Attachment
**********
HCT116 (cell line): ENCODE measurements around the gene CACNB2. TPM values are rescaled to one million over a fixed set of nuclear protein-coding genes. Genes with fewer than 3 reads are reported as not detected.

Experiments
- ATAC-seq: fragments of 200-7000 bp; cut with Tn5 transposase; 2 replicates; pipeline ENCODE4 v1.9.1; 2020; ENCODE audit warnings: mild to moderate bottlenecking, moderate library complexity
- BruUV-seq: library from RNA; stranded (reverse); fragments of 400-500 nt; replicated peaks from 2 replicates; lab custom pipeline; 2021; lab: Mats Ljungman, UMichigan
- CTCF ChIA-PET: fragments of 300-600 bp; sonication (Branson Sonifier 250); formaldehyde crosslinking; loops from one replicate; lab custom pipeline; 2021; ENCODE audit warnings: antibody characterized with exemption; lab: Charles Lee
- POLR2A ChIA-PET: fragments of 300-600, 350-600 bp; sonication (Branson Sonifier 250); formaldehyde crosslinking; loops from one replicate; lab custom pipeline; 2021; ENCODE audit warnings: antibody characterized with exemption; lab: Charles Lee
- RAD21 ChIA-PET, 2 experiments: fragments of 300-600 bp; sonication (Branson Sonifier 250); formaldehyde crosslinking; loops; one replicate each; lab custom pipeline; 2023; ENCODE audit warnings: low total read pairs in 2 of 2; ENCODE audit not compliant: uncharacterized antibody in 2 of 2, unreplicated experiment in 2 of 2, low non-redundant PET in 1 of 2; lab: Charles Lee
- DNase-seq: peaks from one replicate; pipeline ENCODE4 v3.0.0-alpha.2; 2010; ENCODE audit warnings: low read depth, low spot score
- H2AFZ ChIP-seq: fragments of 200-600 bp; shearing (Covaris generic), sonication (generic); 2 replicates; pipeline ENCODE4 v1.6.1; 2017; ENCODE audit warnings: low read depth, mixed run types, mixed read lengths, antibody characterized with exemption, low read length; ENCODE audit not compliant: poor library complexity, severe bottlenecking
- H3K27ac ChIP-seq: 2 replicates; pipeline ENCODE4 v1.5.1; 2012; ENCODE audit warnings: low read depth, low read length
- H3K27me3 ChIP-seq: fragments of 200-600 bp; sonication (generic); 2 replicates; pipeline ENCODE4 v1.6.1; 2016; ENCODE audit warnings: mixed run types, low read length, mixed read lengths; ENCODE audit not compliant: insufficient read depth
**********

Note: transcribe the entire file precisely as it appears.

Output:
HCT116 (cell line): ENCODE measurements around the gene CACNB2. TPM values are rescaled to one million over a fixed set of nuclear protein-coding genes. Genes with fewer than 3 reads are reported as not detected.

Experiments
- ATAC-seq: fragments of 200-7000 bp; cut with Tn5 transposase; 2 replicates; pipeline ENCODE4 v1.9.1; 2020; ENCODE audit warnings: mild to moderate bottlenecking, moderate library complexity
- BruUV-seq: library from RNA; stranded (reverse); fragments of 400-500 nt; replicated peaks from 2 replicates; lab custom pipeline; 2021; lab: Mats Ljungman, UMichigan
- CTCF ChIA-PET: fragments of 300-600 bp; sonication (Branson Sonifier 250); formaldehyde crosslinking; loops from one replicate; lab custom pipeline; 2021; ENCODE audit warnings: antibody characterized with exemption; lab: Charles Lee
- POLR2A ChIA-PET: fragments of 300-600, 350-600 bp; sonication (Branson Sonifier 250); formaldehyde crosslinking; loops from one replicate; lab custom pipeline; 2021; ENCODE audit warnings: antibody characterized with exemption; lab: Charles Lee
- RAD21 ChIA-PET, 2 experiments: fragments of 300-600 bp; sonication (Branson Sonifier 250); formaldehyde crosslinking; loops; one replicate each; lab custom pipeline; 2023; ENCODE audit warnings: low total read pairs in 2 of 2; ENCODE audit not compliant: uncharacterized antibody in 2 of 2, unreplicated experiment in 2 of 2, low non-redundant PET in 1 of 2; lab: Charles Lee
- DNase-seq: peaks from one replicate; pipeline ENCODE4 v3.0.0-alpha.2; 2010; ENCODE audit warnings: low read depth, low spot score
- H2AFZ ChIP-seq: fragments of 200-600 bp; shearing (Covaris generic), sonication (generic); 2 replicates; pipeline ENCODE4 v1.6.1; 2017; ENCODE audit warnings: low read depth, mixed run types, mixed read lengths, antibody characterized with exemption, low read length; ENCODE audit not compliant: poor library complexity, severe bottlenecking
- H3K27ac ChIP-seq: 2 replicates; pipeline ENCODE4 v1.5.1; 2012; ENCODE audit warnings: low read depth, low read length
- H3K27me3 ChIP-seq: fragments of 200-600 bp; sonication (generic); 2 replicates; pipeline ENCODE4 v1.6.1; 2016; ENCODE audit warnings: mixed run types, low read length, mixed read lengths; ENCODE audit not compliant: insufficient read depth